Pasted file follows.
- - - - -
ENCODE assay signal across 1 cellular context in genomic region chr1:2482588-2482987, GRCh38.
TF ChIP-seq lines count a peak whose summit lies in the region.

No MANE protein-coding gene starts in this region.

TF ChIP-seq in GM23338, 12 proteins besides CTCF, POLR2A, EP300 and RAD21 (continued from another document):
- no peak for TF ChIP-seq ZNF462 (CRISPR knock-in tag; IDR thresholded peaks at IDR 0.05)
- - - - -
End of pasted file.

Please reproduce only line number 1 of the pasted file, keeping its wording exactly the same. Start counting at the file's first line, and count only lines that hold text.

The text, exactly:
ENCODE assay signal across 1 cellular context in genomic region chr1:2482588-2482987, GRCh38.